94. Communism

See also 185. GOVERNMENT ; 322. POLITICS ; 357. RUSSIA .

a 19th-century theory of revolution in opposition to that of Karl Marx, advocating atheism, destruction of central government, and extreme individualism. Also called autonomism .
a radical wing of the Russian Social Democratie Labor party, favoring revolutionary tactics to achieve full socialization and, under the leadership of Ulyanov (Lenin), setting up from 1917-20 the present Soviet regime. — Bolshevik, Bolshevist , n., adj .
the doctrines and policies of Fidel Castro, communist premier of Cuba.
the process of forming collectives or collective communities where property and resources are owned by the community and not individuals.
1. a political and economie theory proposing the replacement of private ownership of goods or capital with common ownership and distribution upon need.
2. (cap.) the social and political system based upon revolutionary Marxist socialism and currently practiced in the U.S.S.R. — communist , n., adj . — communistic , adj .
the process of communizing or being communized.
the tolerance of or sympathy for noncommunist ideas and institutions, used as a charge against Soviet intellectuals.
a position or rationale which departs from the established dogma of a political party, especially the Communist party. Also deviationalism . — deviationist , n., adj .
dialectical materialism
the combination of traditional materialism and Hegelian dialectic as espoused in the economic and political philosophies of Karl Marx and Friedrich Engels. — dialectical materialist .
the form of communism found in some countries of Western Europe, independent of the Communist Party of the Soviet Union.
theories and beliefs of J. G. Fichte (1762-1814), German philosopher and social thinker, a precursor of socialism. — Fichtean , n., adj .
1. the political doctrines, policies, and revolutionary program of Ernesto “Che” Guevara (1928-1967), Cuban communist revolutionary.
2. adherence to or belief in Guevarism. — Guevarist , n., adj .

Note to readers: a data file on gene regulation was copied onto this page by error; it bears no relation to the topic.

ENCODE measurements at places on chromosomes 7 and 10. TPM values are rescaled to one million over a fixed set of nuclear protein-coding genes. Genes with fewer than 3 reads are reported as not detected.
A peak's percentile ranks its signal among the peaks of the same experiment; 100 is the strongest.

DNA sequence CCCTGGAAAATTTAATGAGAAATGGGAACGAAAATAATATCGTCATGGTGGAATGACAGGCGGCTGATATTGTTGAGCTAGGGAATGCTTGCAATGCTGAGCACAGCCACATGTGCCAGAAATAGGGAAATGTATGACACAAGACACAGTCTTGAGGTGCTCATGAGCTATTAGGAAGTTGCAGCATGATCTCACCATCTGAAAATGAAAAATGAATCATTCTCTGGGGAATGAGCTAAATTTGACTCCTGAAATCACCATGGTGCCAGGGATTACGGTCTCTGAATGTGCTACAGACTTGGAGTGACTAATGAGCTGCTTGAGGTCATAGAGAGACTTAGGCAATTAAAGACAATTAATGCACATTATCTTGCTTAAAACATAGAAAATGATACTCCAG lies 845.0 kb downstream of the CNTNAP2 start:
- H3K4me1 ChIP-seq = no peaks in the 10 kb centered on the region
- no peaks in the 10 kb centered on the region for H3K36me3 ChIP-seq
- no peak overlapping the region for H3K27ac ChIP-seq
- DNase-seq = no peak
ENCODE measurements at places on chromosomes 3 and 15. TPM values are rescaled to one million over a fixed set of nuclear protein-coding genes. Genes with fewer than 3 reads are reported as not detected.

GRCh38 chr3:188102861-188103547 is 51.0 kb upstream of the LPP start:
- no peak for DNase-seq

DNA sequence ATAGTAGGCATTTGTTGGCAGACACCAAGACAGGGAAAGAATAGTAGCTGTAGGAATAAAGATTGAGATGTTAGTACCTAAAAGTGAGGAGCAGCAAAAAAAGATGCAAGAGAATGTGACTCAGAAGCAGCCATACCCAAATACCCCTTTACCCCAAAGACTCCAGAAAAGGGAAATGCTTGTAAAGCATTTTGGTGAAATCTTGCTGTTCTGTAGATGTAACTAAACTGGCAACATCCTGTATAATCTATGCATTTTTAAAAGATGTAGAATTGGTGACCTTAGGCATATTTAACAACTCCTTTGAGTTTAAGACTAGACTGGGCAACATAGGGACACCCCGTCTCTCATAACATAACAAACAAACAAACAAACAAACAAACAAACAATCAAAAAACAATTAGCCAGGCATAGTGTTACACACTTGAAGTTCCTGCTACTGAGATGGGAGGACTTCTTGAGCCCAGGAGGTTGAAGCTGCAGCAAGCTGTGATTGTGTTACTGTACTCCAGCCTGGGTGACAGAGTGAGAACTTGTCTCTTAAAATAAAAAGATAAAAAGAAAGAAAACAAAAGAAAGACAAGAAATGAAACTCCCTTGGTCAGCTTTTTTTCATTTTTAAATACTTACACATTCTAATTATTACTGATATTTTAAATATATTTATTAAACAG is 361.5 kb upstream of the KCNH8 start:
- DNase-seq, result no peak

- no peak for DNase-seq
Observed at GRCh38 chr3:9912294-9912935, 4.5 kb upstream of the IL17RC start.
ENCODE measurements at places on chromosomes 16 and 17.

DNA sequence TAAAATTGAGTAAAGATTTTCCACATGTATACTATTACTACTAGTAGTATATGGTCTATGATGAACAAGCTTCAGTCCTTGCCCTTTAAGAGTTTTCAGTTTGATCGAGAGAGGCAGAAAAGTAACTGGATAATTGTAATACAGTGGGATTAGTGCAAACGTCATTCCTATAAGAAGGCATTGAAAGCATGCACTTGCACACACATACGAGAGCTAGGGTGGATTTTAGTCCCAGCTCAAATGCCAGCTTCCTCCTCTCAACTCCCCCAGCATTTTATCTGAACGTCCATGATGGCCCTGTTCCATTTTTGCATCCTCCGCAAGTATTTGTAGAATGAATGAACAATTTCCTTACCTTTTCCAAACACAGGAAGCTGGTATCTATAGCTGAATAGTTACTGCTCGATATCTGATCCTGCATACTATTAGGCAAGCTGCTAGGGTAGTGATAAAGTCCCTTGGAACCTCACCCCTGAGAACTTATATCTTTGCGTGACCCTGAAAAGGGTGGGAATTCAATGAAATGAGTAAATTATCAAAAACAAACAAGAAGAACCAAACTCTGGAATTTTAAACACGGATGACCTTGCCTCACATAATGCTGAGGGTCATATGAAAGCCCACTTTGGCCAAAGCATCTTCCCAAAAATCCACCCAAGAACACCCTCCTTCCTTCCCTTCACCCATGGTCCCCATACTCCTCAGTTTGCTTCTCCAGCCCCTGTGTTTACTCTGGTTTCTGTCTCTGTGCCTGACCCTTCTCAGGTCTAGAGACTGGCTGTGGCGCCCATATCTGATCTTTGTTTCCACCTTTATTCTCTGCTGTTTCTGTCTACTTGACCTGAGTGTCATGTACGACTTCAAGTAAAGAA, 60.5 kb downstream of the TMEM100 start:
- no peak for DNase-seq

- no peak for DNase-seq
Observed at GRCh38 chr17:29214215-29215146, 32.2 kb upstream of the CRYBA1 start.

study of the policies, doctrines, programs, etc., of the government of the Soviet Union. — Kremlinologist, n.
the political doctrines of Vladimir llich Ulyanov (Lenin), founder of Bolshevism, architect of the current Soviet government, originator of the Comintern, and author of the imperative that the Soviets lead the proletariat of other nations to revolution and communism. — Leninist, Leninite , n., adj .
1. the political and social theories and policies of Mao Zedong (1893-1976), Chinese communist leader, especially with regard to revolution and agrarian reform.
2. adherence to or belief in Mao’s doctrines. — Maoist , n., adj .
1. the doctrines developed from the political, economie, and social theories of Karl Marx, Friedrich Engels, and their followers: dialectical materialism, a labor-based theory of wealth, an economie class struggle leading to revolution, the dictatorship of the proletariat, and the eventual development of a classless society.
2. the contributions to these doctrines in the interpretations of Lenin; Leninism. — Marxist , n., adj . — Marxian , adj .
the minority wing of the Russian Social Democratie Labor party that in a 1903 convention split from the majority or Bolshevik wing, enabling the latter to direct and win power in the revolution of 1917-20. — Menshevik , n., adj .
the existence of a number of basic guiding principles in the political system of a Communist government. — polycentrist , n., adj .
Marxism . any deviation from Marxist theory, doctrines, or practice, especially to modify revolution to evolution. — revisionist , n., adj .
socialist realism
a Marxist-inspired artistic and literary theory or doctrine that calls on art and literature to promote the socialist cause and sees the artist, writer, etc. as a servant of the state or, in the words of Stalin, “the engineer of human souls.”
the establishment of socialist government; the nationalization of industry and other national resources.
a system of piecework incentives, speedup, and competition for bonuses and honors introduced into Russia in 1935 and named after A. G. Stakhanov, whose prodigious mining output is eonstantly emulated. — Stakhanovite , n., adj .
the communistic theories and practices developed by Joseph Stalin from Marxism and Leninism, especially his development of the cult of the individual with himself at its center, his advocacy of national revolution, and his extensive use of secret police and slave-labor camps to reduce opposition. — Stalinist , n., adj . — Stalinistic , adj .
a theory of revolutionary politics that, through the actions of labor unions, seeks to establish a society controlled by workers’ cooperatives and trade unions. — syndicalist , n., adj . — syndicalistic , adj .
1. the social, political, and economic theories of Tito (Josip Broz), former premier of Yugoslavia.
2. the nationalistic practices of a communist country which deviate from or oppose the directives of the U.S.S.R. — Titoist , n., adj .
the theories of Leon Trotsky on the social, political, and economic implications of communism, especially his opposition to Stalin in advocating international revolution. — Trotskyite , n., adj .

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